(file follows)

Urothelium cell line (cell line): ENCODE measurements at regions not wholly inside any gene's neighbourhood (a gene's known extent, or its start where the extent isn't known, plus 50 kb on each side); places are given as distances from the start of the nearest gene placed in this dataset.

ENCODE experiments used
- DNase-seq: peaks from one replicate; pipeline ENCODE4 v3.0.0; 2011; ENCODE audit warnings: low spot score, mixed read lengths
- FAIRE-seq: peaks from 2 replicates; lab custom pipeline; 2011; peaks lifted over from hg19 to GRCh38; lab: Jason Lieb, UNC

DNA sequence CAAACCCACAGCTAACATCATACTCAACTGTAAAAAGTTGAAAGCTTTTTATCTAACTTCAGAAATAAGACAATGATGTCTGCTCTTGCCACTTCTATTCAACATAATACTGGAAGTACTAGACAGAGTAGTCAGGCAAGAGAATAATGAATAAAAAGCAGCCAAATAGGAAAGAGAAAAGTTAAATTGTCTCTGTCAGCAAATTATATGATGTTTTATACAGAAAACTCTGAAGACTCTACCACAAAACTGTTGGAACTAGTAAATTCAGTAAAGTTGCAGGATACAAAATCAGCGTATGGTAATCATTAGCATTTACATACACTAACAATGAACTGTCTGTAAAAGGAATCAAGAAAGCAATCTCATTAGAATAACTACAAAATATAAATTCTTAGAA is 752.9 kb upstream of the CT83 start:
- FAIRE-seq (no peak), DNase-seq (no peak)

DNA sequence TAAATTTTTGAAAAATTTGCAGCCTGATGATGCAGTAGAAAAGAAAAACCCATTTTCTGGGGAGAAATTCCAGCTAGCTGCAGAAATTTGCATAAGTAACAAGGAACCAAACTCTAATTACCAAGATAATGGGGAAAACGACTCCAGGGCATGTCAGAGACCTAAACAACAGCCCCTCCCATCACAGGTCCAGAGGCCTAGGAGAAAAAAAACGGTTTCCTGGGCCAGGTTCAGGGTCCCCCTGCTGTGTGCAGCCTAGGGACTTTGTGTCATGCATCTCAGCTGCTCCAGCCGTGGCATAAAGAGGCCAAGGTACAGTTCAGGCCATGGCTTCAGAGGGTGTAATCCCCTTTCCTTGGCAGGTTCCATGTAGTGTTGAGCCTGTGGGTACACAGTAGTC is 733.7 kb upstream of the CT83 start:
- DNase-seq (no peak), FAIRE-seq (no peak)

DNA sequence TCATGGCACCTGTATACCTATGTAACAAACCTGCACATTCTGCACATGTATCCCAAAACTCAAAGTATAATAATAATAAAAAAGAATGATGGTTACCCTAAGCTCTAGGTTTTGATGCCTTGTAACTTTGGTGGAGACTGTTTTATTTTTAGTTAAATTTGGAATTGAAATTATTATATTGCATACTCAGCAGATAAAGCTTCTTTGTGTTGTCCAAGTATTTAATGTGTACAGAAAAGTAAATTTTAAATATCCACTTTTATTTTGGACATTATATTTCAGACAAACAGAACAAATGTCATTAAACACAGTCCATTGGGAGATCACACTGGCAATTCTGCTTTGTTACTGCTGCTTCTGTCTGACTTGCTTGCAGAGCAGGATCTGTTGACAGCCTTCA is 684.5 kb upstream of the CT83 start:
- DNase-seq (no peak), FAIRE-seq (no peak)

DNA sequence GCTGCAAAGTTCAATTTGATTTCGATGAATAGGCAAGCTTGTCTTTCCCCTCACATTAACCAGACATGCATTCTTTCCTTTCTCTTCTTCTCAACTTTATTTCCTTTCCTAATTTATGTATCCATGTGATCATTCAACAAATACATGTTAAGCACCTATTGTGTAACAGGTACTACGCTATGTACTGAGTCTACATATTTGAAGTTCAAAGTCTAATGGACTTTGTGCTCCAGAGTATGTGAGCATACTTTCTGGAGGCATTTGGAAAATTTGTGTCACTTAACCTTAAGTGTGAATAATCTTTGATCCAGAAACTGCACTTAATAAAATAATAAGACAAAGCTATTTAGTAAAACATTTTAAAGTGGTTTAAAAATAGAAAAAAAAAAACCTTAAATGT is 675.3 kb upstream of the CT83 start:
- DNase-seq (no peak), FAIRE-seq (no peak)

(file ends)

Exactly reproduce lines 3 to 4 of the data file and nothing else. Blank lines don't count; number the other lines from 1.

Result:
- DNase-seq: peaks from one replicate; pipeline ENCODE4 v3.0.0; 2011; ENCODE audit warnings: low spot score, mixed read lengths
- FAIRE-seq: peaks from 2 replicates; lab custom pipeline; 2011; peaks lifted over from hg19 to GRCh38; lab: Jason Lieb, UNC